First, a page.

These authors further explore the hypothesis the mechanism of PPI vascular risk has nothing to do with CPY2C19.  They find, through high-throughput chemical screening, that PPIs directly inhibit dimethylarginine dimethylaminohydrolase (DDAH).  This enzyme metabolizes asymmetrical dimethyarginine (ADMA), which is further responsible for inhibiting nitric oxide synthase (NOS).  In clinical terms, inhibition of NOS is a bad thing, and consistent with multiple clinical studies demonstrating increased ADMA activity is associated with cardiovascular death.

The in vivo portion of this study is limited by mouse model, but they do show a dose-dependent decrease in tissue nitric oxide associated with omeprazole administration.  The end clinical result of this would be increased oxidative stress, reduced vasodilator function, and otherwise impaired vasoprotective mechanisms.

It’s an interesting translational study uncovering a reasonable hypothesis for the recurrent themes of observed PPI harms.  It also tailors neatly into the prior clinical trial evidence suggesting PPI use in upper GI bleeding decreases bleeding-related deaths, while increasing non-bleeding deaths, resulting in no net mortality benefit.

The International Consensus and the American College of Gastroenterology guidelines say PPIs “may” be considered prior to endoscopy to downstage lesion severity, while NICE states PPIs should not be offered prior endoscopy for non-variceal UGIB.  The most recent Cochrane Review on the topic show no patient-oriented benefits to PPI prior to endoscopy.  I think it’s very reasonable to make an individualized decision whether the risks and costs associated with PPI use outweigh the benefits of acute clot stabilization in UGIB.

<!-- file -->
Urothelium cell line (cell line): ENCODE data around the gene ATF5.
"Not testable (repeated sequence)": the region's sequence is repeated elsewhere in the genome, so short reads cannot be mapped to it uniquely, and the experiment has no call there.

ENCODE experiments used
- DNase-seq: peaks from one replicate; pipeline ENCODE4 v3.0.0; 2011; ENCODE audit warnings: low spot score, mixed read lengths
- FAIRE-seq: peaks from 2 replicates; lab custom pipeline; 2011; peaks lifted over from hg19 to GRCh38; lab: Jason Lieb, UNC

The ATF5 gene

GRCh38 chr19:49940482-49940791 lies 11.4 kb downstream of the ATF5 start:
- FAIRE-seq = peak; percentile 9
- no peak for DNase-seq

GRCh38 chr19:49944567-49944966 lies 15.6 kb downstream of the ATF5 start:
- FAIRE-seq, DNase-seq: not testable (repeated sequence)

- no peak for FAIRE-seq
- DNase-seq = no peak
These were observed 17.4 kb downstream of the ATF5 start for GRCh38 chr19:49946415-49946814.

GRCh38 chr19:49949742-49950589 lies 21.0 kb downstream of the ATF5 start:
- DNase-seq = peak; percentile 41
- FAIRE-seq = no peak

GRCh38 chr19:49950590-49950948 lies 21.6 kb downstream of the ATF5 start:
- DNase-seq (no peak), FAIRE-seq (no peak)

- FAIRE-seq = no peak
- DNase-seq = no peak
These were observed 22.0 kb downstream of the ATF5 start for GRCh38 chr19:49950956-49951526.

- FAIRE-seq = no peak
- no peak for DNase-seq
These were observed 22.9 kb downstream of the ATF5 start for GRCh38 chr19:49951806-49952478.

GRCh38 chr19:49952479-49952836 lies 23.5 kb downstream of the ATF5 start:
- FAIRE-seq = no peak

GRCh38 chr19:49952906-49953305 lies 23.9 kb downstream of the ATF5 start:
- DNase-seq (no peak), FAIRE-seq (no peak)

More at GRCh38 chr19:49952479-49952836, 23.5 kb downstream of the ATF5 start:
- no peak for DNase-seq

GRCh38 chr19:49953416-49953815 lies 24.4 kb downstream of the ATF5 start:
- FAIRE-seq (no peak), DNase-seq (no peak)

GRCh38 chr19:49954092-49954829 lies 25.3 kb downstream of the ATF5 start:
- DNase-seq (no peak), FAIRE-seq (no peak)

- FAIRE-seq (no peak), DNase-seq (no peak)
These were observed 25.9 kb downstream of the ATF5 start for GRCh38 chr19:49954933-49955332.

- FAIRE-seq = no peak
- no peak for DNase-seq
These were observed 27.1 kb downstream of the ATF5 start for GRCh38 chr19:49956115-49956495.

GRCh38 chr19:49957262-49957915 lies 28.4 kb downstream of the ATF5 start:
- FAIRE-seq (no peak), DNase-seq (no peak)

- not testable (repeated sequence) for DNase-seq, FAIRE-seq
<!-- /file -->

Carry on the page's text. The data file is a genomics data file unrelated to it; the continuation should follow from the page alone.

“Unexpected Effect of Proton Pump Inhibitors: Elevation of the Cardiovascular Risk Factor Asymmetric Dimethylarginine”
www.ncbi.nlm.nih.gov/pubmed/23825361

Red Pill, Blue Pill, Video Pill

As these authors note, upper GI hemorrhage is responsible for almost 600,000 Emergency Department visits yearly – and there is some value and interest in risk-stratifying the suspect lesion with direct visualization.  Enter the gastroenterologist.

But, wait!  What if you could replace the on-call gastroenterologist and his endoscope with – a pill?  That was the question these researchers, funded by an unrestricted grant from the capsule endoscopy manufacturers, tried to address.

Sadly, their study design is woefully inadequate – except for producing positive findings to return the favor to their funding source.  A convenience sampling of 126 Emergency Physicians attending a conference watched four videos clipped only to footage of the stomach, three of which had blood present, and one of which did not.  These physicians missed a few (94% sensitivity) and overcalled a few more (87% specific) from these handpicked test videos.

So, we have a surrogate endpoint for patient-oriented outcomes, an idealized simulated setting that is non-equivalent to clinical practice, and conflicts of interest with the manufacturer.  The authors mention high “cost of capsule endoscopy” – and, at this point, I cannot see how this study does anything other than mislead readers this might be appropriate for an Emergency Department setting.

“Emergency Physicians Accurately Interpret Video Capsule Endoscopy Findings in Suspected Upper Gastrointestinal Hemorrhage: A Video Survey”
www.ncbi.nlm.nih.gov/pubmed/23859585